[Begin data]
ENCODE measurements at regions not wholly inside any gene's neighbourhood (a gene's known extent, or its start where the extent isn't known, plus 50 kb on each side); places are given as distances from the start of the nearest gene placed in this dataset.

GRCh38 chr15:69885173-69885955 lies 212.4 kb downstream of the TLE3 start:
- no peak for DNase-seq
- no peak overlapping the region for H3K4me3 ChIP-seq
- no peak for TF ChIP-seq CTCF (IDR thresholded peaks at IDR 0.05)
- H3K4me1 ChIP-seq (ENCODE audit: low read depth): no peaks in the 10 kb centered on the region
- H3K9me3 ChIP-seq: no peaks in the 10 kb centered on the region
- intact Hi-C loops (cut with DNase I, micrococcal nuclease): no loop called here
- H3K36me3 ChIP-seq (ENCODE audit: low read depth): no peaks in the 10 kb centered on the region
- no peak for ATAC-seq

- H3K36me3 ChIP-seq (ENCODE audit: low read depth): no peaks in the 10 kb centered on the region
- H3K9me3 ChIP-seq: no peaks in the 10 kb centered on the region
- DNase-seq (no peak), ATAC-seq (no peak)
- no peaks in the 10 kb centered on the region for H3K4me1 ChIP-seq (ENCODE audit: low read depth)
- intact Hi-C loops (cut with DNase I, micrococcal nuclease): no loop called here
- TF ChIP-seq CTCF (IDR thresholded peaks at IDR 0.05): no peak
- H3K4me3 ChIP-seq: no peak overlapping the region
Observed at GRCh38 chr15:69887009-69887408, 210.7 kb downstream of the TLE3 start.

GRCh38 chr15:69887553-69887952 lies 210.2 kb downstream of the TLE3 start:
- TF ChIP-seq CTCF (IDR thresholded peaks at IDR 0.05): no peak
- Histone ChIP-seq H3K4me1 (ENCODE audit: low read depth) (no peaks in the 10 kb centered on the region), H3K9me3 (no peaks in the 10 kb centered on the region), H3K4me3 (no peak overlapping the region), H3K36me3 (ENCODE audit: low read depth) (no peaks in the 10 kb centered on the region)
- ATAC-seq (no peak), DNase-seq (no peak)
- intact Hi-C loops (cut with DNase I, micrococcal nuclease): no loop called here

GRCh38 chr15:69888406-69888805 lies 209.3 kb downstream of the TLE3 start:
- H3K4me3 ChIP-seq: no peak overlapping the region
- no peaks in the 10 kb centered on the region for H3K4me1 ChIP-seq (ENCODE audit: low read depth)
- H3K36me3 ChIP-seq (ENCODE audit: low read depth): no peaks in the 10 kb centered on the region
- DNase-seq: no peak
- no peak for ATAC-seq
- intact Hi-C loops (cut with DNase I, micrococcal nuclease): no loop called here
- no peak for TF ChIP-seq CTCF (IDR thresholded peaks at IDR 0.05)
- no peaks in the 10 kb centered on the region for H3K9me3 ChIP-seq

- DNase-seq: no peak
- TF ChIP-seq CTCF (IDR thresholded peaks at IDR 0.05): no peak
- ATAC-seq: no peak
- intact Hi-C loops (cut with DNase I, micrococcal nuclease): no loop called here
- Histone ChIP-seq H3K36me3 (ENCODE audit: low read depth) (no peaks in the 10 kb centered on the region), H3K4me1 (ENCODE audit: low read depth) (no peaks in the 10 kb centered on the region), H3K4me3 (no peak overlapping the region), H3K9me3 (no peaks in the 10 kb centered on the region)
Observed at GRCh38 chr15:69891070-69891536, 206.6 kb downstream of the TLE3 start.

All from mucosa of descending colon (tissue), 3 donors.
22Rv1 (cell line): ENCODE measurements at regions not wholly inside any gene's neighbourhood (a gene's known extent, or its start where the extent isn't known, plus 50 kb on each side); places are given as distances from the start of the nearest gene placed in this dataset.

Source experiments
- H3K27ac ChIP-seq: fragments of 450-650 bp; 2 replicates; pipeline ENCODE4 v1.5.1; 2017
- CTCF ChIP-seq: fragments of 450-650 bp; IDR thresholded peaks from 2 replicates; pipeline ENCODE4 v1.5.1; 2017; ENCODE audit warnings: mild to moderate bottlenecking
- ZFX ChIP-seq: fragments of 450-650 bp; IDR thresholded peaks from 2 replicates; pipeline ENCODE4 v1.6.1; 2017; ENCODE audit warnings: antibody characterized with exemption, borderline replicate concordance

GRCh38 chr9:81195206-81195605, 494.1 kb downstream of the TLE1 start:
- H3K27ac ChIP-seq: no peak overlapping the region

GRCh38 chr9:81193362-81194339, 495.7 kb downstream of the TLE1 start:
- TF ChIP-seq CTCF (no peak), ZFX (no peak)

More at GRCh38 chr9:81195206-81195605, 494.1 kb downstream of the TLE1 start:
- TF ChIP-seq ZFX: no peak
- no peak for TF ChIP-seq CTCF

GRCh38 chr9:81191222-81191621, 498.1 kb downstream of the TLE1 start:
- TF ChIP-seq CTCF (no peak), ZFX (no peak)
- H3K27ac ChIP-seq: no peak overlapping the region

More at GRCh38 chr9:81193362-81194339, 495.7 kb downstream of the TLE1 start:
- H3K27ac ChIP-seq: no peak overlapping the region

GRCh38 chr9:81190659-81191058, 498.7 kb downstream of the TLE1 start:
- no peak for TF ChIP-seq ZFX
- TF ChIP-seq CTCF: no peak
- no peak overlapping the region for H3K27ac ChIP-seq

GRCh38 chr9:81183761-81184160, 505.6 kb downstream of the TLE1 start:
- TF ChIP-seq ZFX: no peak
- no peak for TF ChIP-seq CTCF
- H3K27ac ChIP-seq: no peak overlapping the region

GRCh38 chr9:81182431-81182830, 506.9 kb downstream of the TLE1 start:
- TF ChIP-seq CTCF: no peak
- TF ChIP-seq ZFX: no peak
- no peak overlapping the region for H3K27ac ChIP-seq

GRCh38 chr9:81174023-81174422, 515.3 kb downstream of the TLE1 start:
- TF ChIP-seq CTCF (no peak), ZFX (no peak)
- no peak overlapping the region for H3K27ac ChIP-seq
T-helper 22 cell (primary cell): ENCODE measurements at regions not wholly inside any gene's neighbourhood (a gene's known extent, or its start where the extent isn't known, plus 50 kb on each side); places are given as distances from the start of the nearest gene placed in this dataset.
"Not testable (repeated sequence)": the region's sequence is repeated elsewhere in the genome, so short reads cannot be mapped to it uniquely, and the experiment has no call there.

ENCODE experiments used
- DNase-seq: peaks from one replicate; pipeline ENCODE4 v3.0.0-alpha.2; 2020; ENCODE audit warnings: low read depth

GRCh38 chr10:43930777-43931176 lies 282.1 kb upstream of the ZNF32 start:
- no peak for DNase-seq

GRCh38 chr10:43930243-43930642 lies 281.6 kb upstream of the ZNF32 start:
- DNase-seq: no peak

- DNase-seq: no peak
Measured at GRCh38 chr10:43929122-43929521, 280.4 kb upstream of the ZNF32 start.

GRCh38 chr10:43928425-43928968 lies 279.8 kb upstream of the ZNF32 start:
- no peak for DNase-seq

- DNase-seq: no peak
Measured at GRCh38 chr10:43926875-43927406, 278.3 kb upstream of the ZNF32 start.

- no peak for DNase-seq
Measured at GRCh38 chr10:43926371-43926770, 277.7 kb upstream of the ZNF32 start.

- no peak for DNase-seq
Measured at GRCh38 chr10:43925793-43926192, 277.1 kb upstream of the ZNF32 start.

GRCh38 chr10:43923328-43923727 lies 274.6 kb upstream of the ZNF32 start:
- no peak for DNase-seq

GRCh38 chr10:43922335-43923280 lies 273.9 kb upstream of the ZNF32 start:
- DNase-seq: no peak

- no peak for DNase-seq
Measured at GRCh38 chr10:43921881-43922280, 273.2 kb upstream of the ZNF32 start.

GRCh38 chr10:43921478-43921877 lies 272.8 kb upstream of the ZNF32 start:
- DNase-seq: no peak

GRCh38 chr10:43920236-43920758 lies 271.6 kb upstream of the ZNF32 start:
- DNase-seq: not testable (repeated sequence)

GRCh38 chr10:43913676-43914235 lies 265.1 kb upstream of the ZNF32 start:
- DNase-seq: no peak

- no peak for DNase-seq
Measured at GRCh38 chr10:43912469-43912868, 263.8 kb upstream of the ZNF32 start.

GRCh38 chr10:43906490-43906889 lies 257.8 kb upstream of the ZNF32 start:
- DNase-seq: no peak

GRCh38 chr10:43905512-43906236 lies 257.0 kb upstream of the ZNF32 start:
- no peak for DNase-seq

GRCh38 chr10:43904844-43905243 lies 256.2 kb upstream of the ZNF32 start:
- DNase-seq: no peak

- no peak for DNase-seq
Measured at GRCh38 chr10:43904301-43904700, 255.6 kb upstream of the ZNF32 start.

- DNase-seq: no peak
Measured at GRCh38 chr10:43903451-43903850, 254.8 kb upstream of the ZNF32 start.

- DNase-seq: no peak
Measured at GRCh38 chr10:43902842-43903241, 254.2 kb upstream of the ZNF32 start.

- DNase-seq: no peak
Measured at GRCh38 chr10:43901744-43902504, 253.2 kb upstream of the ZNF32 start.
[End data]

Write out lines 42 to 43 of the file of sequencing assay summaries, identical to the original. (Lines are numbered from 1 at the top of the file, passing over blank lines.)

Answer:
- H3K27ac ChIP-seq: fragments of 450-650 bp; 2 replicates; pipeline ENCODE4 v1.5.1; 2017
- CTCF ChIP-seq: fragments of 450-650 bp; IDR thresholded peaks from 2 replicates; pipeline ENCODE4 v1.5.1; 2017; ENCODE audit warnings: mild to moderate bottlenecking